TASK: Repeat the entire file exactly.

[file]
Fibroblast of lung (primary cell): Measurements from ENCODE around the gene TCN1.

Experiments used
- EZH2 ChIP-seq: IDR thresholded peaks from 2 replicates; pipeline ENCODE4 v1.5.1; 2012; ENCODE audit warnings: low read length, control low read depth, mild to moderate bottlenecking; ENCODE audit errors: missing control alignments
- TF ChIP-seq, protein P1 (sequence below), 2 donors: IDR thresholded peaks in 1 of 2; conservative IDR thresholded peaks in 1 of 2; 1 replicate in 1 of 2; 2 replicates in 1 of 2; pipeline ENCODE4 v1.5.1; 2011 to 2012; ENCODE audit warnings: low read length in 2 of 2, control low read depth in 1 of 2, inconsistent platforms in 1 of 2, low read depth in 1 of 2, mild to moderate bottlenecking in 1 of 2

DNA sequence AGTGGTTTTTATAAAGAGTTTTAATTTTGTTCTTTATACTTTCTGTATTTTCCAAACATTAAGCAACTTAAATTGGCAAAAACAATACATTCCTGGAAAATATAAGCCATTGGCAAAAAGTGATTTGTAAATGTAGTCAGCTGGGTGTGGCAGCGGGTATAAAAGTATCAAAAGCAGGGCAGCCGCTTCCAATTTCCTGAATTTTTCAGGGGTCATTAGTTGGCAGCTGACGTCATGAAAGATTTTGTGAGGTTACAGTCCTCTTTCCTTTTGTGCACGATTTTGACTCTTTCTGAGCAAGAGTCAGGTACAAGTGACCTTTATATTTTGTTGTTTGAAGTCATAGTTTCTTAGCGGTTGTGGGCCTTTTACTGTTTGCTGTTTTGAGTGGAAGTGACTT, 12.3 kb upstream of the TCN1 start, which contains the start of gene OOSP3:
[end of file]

Fibroblast of lung (primary cell): Measurements from ENCODE around the gene TCN1.

Experiments used
- EZH2 ChIP-seq: IDR thresholded peaks from 2 replicates; pipeline ENCODE4 v1.5.1; 2012; ENCODE audit warnings: low read length, control low read depth, mild to moderate bottlenecking; ENCODE audit errors: missing control alignments
- TF ChIP-seq, protein P1 (sequence below), 2 donors: IDR thresholded peaks in 1 of 2; conservative IDR thresholded peaks in 1 of 2; 1 replicate in 1 of 2; 2 replicates in 1 of 2; pipeline ENCODE4 v1.5.1; 2011 to 2012; ENCODE audit warnings: low read length in 2 of 2, control low read depth in 1 of 2, inconsistent platforms in 1 of 2, low read depth in 1 of 2, mild to moderate bottlenecking in 1 of 2

DNA sequence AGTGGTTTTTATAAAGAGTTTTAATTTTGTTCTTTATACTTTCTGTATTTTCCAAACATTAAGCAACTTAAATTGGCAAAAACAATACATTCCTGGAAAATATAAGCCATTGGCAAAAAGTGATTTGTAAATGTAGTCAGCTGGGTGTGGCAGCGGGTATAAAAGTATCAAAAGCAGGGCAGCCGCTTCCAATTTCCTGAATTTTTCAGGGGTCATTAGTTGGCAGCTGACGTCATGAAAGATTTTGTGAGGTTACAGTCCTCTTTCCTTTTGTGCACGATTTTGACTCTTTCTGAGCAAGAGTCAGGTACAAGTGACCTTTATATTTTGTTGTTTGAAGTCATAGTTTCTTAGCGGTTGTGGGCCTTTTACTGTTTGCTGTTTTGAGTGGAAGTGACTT, 12.3 kb upstream of the TCN1 start, which contains the start of gene OOSP3: